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Case of hidden tooth: mesiodens fortuitously discovered on a cone-beam CT examination
  1. Alexandre Perez1,
  2. Ourania Stergiopulos2,
  3. Vincent Lenoir3 and
  4. Tommaso Lombardi1
  1. 1Unit of Oral Surgery and Implantology, Divison of Maxillo-facial Surgery, Geneva University Hospitals, Geneva, Switzerland
  2. 2Division of Orthodontics, University Clinics of Dental Medicine, University of geneva dental School, Geneva, Switzerland
  3. 3Division of Radiology, Diagnostic Department, Geneva University Hospital, Faculty of Medicine, Geneva, Switzerland
  1. Correspondence to Dr Alexandre Perez; alexandre.perez{at}


Mesiodens is the most common type of supernumerary tooth, located between the maxillary central incisors. A young man was referred by his orthodontist for management of a supernumerary tooth located in quadrant I, superposed to the bottom of the right maxillary sinus, distally orientated with the crown in contact with the apex of the palatal root of the maxillary first molar. The tooth was found on a panoramic radiography before starting his orthodontic treatment. To remove it and in order to study, its relationship to the anatomical structures a cone-beam CT examination was performed. This revealed the presence of a mesiodens located on the right paramedian maxillary area. Pericoronal tissue submitted for histopathological examination showed an uninflamed dental follicle. Healing was uneventful. This case shows that mesiodens outside the arch, located in the posterior palate, may be not discovered in a panoramic radiograph.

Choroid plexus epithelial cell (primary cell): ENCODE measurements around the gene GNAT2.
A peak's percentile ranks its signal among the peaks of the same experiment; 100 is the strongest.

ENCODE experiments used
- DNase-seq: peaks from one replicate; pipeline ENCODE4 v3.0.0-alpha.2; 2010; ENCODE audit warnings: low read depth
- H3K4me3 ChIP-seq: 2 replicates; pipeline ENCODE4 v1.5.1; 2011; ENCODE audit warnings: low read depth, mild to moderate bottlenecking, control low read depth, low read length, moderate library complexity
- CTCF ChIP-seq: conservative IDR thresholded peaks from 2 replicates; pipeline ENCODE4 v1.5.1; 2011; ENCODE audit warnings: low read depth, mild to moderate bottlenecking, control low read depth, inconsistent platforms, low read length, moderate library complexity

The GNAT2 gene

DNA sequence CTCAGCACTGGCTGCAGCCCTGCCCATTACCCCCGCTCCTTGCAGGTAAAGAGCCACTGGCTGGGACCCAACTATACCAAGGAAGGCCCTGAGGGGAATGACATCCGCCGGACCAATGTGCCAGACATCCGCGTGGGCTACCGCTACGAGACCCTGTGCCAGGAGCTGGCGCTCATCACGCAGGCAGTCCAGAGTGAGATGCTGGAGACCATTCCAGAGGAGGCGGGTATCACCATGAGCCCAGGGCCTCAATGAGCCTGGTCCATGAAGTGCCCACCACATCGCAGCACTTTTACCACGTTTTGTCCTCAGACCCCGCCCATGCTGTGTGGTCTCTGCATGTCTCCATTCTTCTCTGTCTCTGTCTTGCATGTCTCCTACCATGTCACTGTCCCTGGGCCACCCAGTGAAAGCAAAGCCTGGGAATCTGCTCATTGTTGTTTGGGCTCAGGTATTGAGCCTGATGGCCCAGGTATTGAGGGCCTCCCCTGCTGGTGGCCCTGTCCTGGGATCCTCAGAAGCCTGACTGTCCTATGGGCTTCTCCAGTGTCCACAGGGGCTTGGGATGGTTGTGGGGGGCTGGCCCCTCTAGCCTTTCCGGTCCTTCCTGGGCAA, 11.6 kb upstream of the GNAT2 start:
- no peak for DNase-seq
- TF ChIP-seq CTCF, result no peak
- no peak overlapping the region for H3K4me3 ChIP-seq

• Dentistry and oral medicine
  • Radiology (diagnostics)
  • Ear, nose and throat
  • Mouth

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  • Contributors Conception and design done by AP and TL. Acquisition of data or analysis and interpretation of data by AP, OS, VL and TL. Drafting the article is done by AP and TL.Final approval of the version is done by AP, OS, VL and TL.

  • Funding The authors have not declared a specific grant for this research from any funding agency in the public, commercial or not-for-profit sectors.

  • Case reports provide a valuable learning resource for the scientific community and can indicate areas of interest for future research. They should not be used in isolation to guide treatment choices or public health policy.

  • Competing interests None declared.

  • Provenance and peer review Not commissioned; externally peer reviewed.